I have a project in arduino that i interface with java. The arduino is connected to the computer via usb cable , I use the serial communication. I have two variables:

//Code in arduino
int ADelay = 1000;
int BDelay = 1000;

I want to change the value of each variable based on the input of the user using the java interface. Is there a code that let the arduino identify that this data:


Is intended to or for:

int ADelay

and this


is for

int BDelay

My only idea on how to achieve this is to add A or B before the number before i send to arduino


And use Delimeter in arduino to split the data and use if else condition to decide where the data belong , Is there any other way ? Thanks

  • 1
    And how has that failed you? – Ignacio Vazquez-Abrams Nov 3 '16 at 17:40
  • I want to know if my idea is right or is there other simple way to do it :D – kaisar Great Nov 3 '16 at 17:45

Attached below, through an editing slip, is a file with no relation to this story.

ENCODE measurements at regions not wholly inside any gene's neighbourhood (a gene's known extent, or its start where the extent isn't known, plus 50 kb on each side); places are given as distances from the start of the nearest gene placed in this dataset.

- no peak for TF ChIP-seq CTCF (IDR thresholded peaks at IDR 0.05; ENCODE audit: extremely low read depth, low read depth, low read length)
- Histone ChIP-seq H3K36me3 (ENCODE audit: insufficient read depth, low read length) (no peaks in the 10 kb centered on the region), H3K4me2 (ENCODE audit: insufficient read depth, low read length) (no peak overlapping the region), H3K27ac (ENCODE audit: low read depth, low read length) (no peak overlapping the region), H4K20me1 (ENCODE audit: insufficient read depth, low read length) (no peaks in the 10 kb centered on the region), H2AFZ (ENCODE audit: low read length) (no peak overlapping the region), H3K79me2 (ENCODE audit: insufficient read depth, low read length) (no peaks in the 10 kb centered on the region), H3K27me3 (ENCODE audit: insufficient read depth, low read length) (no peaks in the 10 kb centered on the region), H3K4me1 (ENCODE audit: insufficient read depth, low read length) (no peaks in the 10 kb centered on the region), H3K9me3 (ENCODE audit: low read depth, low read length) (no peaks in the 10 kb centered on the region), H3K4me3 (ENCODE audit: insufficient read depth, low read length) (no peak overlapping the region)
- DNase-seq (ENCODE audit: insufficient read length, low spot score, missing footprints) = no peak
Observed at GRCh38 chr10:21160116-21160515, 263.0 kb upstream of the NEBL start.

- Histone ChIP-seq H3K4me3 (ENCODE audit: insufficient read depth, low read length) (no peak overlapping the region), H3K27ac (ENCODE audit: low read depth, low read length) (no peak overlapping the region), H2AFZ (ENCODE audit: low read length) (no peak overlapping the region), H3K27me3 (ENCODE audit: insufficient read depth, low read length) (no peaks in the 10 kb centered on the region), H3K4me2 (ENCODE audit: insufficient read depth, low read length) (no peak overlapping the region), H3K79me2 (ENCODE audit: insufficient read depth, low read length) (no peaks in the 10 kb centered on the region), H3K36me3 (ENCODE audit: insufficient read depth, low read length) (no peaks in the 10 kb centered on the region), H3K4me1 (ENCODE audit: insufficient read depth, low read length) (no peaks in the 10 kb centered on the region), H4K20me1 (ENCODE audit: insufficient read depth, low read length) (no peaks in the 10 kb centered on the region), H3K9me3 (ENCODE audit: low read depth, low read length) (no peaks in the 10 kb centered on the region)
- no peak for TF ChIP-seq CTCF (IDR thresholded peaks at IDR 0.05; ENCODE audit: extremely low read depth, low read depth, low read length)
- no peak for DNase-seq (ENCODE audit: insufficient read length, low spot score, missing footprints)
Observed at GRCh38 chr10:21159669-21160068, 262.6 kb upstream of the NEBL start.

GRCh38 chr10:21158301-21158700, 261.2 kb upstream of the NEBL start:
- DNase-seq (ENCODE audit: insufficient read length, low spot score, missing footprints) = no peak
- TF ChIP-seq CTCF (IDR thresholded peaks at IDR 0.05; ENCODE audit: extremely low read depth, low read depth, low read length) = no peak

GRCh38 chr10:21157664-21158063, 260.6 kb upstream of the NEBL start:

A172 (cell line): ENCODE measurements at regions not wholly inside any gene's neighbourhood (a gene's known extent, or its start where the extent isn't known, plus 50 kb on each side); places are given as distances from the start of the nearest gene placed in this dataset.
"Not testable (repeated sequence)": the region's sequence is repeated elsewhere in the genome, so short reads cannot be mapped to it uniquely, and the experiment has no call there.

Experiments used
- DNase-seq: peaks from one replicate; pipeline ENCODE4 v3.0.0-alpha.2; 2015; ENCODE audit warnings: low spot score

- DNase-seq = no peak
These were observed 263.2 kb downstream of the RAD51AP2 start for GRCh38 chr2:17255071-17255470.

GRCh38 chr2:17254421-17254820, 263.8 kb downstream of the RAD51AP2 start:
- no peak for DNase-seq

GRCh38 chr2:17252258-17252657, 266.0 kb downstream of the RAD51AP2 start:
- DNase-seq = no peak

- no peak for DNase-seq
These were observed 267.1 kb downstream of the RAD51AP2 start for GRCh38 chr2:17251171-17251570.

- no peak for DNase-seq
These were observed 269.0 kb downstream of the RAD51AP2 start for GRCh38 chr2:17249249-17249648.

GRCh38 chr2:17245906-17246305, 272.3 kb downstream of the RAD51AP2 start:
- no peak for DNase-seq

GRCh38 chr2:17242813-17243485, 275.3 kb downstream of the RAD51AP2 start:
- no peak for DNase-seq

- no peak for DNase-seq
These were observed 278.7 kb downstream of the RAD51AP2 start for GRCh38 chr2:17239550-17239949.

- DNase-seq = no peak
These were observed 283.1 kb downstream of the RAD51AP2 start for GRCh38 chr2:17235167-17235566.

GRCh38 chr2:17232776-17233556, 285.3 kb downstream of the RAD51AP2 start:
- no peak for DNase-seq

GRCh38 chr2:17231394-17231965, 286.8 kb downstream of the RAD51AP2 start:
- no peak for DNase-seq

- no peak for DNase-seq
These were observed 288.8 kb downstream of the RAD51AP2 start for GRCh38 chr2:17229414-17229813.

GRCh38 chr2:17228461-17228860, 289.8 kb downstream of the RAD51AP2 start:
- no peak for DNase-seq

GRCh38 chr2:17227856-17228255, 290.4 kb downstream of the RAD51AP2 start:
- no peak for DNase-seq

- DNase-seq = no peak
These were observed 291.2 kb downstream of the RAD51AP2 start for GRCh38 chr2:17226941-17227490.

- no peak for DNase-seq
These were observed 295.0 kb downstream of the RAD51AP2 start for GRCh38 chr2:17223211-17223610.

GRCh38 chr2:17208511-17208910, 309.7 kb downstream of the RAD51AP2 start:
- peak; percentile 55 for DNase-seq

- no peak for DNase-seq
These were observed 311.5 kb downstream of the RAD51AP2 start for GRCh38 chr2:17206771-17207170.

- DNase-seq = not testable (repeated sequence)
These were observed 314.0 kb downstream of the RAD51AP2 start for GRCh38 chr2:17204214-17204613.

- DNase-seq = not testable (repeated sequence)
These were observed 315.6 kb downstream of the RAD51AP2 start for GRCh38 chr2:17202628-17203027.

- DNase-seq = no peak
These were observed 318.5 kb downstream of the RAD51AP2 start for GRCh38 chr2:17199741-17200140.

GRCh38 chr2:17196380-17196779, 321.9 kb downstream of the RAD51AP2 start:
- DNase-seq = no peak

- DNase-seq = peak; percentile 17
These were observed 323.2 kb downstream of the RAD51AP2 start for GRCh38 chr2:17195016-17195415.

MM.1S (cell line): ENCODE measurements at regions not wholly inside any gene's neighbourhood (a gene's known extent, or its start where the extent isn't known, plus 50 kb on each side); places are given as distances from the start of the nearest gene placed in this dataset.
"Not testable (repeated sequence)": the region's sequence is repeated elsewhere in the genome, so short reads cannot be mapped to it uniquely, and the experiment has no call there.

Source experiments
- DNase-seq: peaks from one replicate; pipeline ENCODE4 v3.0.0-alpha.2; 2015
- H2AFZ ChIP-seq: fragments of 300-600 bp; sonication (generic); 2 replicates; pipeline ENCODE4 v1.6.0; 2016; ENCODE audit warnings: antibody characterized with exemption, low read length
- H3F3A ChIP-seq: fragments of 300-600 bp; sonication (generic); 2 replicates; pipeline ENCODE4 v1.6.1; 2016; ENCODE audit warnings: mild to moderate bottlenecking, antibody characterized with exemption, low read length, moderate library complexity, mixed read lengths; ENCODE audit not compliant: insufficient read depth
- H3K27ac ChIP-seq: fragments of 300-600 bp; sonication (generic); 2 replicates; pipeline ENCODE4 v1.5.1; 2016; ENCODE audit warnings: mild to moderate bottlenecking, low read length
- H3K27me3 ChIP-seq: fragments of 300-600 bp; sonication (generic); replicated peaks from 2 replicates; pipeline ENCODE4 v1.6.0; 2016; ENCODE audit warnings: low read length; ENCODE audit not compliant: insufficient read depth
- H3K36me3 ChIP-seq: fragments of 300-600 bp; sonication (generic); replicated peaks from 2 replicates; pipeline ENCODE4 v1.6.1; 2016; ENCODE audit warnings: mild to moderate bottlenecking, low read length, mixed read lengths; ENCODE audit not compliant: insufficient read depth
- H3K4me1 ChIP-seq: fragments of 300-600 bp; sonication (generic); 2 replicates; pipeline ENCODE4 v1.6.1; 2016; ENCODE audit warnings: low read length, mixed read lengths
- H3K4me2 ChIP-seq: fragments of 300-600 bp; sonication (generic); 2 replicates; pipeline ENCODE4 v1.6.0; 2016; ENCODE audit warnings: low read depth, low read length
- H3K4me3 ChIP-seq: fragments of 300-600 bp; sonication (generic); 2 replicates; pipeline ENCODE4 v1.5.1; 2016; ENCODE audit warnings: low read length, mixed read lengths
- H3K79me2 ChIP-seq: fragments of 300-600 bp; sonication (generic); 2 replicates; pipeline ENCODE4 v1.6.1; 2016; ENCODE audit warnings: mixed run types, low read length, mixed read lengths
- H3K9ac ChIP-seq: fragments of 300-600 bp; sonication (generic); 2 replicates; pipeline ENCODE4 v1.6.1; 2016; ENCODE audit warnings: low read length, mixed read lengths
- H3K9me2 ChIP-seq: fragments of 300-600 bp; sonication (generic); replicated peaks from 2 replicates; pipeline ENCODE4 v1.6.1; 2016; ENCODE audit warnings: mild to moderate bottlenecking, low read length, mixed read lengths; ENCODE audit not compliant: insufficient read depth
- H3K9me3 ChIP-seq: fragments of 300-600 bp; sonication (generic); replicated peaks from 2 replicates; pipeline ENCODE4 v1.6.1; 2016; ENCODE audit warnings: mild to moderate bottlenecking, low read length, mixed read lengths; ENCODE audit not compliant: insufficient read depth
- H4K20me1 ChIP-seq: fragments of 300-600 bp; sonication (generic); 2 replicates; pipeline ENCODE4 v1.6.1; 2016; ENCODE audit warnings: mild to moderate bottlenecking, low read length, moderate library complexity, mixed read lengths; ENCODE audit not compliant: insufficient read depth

• how often do you need to poll the data? – Zukaberg Nov 3 '16 at 17:53
  • It depends , but maybe twice is the maximum . – kaisar Great Nov 3 '16 at 18:01

The approach noted in the question – having an identifying character at the front of each number – is a workable approach. Other approaches include:
• always sending numbers in pairs, eg 2000,300 would denote A2000 B300.
• encoding the A or B as part of the number; eg, the range 0-4999 could denote A delays of 0 to 4999, while the range 5000-9999 could denote B delays of 0 to 4999.
• sending A delays via decimal digits, and B delays via letter-substitutes for digits; eg DAA could encode a B delay of 300.

One of the easiest-to-parse approaches is to have an identifying character at the end of each number, rather than at the front. This allows your code to pick up digits until a letter appears, and then dispatch based on the letter. Here's some example code:

// Sketch that accepts numbers and action code via serial input.
// Silently ignores any numbers not followed by a valid action letter.
// Does not test for number overflow.      - jiw 3 Nov 2016

void setup() {
  Serial.begin(115200);         // init serial port

unsigned int val=0;
void loop() {
  char inc;
  while (Serial.available()) { // Get characters
    inc = Serial.read();
    if (inc >= '0' && inc <= '9') {
      val = 10*val + (inc-'0');
    } else {
      switch (toupper(inc)) {